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  • Writer's picturefranceswalker@thefoodinto

Are all 'Contains Soy' statements equal?

When your baby has food sensitivities, avoiding dairy and soy is often recommended because these are the most common food issues with food sensitive bread or bottle fed babies.

When avoiding soy, it is the soy protein that is causing the issues here. But soy in foods can take different forms, and be found in the most surprising places.

If soy is present in a food/drink, then the packaging needs to carry this information- often found in the allergen alert.

Are all ' contain soy' statements equal?


Next time you check a food or medication to see if it contains soy, see what sort of soy a 'Contains soy' statement is referring to. Is is soy beans? Soy oil? Soy lecithin?

What type of soy it is may impact on your decision to consume the food or drink.


The foods that contain significant amounts of soy protein include all the well known soy foods: soy milk, soy beans, tofu, tempeh, miso, soy sauce, edamame, soy albumin (a soy protein) and textured soy protein foods (extra high in soy protein!).

These foods or foods containing these ingredients are to be avoided, and unquestionably the 'Contains Soy' statement supports this decision.


Small amounts of soy such as soy flour are often best avoided if possible, and these small sources of soy do contain soy protein (or soy protein isolate), and for many (not all) sensitive babies is often enough to cause issues.

In the same way, cold pressed soy oil is best excluded. Cold-pressed soy bean oil has a protein profile similar to soybean flour, but is not typically used as an ingredient in foods. See below re: normal soy oil (not cold-pressed).

Soy fibre may have differing amounts of protein deepening on its extraction process, and best viewed as a 'to be excluded' soy containing soy protein.

Again, worthy of the 'Contains Soy' allergy statement.


Soy lecithin is made from the fat components of the soy bean. The protein is mostly removed during the purification process.

Soy lecithin does contain trace (very small) levels of soy proteins and these have been found to include soy allergens. However, soy lecithin does not contain sufficient soy protein residues to provoke allergic reactions in the majority of soy-allergic people and babies.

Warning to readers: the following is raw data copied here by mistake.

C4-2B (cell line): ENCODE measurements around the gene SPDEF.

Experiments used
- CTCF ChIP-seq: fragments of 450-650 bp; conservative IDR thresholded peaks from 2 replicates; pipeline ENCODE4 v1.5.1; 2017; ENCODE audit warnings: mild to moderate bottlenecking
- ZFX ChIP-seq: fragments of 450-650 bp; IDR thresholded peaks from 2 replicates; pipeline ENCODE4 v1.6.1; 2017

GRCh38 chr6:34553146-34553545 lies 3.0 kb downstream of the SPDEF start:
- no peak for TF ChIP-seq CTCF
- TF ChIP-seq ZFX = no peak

Many allergists do not even advise their soybean-allergic patients to avoid soybean lecithin when it is included as an ingredient on food products. Research indicates that most individuals allergic to soy can safely eat soy lecithin and soybean oil.

In the same way, soy antioxidants and soy oil, with the exception of cold pressed soy oil, are also found to be well tolerated by babies, children and people with soy allergies.

In addition, these soy components: soy lecithin, soy oil and soy antioxidants, when added to foods are added in very small amounts.

Compare this again to the diluting effects of breast milk, and the propensity of soy in these ingredients is very low.

Like all situations, there are always a subset of babies or children or adults who are hypersentivie. It is important that recommendations for all breast fed soy allergic/intolerant babies are not based on the small number of babies who are hypersensitive, just like is is not useful to base Coeliac Disease or Diabetes recommendations for those who are extremely more sensitive than the bulk of people.

Stepping into the next level restriction can be considered if symptoms not able to be managed, but not recommended in the first instance.

A ' Contains Soy' allergen statement when the soy is soy lecithin, soy antioxidants or soy oil does nto mean that the food or medication has to be avoided. Personal choice comes into play here.


The next level down in terms of imperceptible amounts of soy are food or processing components derived from soy. Labelling laws doe not require soy labelling here as any ingredients derived from soy has changed so much that it does not classify as a soy ingredient.

Consider this a step down again from the above.


This information can be used as a guide so you can make your own personal choice about which foods to exclude or not when pursuing a soy free diet for your breast fed baby with soy allergy or intolerance.

My personal interest is sharing evidence based information - especially as this area can be fraught with lots of different information sharing and opinions. So you can be empowered in making deciding your own best choice in caring for your baby.

Frances Walker

Dietitian specialising in Food intolerances in breast fed babies


1. Soy allergy | Healthy Eating Advisory Service. Published 2022. Accessed June 6, 2022.

2. Soy. Published 2022. Accessed June 6, 2022.

3. Published 2022. Accessed June 6, 2022.

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